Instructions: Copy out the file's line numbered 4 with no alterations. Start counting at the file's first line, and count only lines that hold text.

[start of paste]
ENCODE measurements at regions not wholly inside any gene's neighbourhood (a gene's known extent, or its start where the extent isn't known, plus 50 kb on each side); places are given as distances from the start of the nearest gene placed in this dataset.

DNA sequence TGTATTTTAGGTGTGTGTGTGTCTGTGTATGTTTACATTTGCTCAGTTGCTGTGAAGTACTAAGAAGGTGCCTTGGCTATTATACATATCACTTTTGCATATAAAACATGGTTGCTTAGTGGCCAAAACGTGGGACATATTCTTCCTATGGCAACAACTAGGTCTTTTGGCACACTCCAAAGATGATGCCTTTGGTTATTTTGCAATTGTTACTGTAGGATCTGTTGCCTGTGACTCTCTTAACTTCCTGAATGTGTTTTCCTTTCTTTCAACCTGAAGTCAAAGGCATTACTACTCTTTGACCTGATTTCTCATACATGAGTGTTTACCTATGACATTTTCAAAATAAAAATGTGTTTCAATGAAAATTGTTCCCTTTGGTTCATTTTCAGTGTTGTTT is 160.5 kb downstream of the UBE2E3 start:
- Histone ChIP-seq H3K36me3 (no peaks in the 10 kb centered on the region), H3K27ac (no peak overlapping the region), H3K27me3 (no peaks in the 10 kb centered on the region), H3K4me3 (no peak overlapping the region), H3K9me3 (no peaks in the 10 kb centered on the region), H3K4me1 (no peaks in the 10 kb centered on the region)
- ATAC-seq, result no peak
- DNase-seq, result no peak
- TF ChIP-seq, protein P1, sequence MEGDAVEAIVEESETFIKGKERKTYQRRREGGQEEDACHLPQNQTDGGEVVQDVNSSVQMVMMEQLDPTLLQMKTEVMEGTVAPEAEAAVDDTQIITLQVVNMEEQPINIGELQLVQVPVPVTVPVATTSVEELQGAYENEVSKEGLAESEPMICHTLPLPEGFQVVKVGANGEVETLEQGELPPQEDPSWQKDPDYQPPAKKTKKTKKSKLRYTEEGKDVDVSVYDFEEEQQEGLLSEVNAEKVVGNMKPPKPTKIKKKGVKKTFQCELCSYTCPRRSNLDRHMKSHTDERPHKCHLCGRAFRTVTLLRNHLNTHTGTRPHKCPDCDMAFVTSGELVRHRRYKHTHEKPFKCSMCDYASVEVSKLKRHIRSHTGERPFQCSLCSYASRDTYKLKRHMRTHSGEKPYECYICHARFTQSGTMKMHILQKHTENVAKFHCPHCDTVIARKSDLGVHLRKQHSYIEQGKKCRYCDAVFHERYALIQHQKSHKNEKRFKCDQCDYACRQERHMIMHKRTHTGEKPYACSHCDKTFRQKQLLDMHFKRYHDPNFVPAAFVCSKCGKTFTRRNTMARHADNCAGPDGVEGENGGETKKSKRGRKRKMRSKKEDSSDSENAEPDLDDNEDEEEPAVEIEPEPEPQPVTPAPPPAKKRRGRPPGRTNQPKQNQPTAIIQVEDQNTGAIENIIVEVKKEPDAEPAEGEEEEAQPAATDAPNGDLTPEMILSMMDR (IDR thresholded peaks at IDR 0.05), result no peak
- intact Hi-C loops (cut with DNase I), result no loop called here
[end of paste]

- ATAC-seq, result no peak